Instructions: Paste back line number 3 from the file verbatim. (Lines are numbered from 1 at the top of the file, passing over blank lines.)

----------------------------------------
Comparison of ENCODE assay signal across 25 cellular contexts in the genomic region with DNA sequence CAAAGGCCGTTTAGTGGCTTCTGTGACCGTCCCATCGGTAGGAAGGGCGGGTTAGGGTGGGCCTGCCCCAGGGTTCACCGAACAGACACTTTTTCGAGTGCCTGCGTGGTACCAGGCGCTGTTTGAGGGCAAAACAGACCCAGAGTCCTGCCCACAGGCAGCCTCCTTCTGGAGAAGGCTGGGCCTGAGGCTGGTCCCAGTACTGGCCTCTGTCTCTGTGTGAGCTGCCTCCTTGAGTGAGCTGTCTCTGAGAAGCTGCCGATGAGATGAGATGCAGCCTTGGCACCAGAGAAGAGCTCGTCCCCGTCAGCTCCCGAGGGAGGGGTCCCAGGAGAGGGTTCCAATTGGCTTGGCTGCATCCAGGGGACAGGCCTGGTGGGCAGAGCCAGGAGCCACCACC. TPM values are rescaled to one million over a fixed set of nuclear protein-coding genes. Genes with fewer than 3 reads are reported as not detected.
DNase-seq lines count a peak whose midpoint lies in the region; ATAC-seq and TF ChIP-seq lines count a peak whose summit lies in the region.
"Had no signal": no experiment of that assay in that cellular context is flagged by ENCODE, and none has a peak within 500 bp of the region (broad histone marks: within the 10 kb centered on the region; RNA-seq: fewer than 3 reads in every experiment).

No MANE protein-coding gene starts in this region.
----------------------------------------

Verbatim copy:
"Had no signal": no experiment of that assay in that cellular context is flagged by ENCODE, and none has a peak within 500 bp of the region (broad histone marks: within the 10 kb centered on the region; RNA-seq: fewer than 3 reads in every experiment).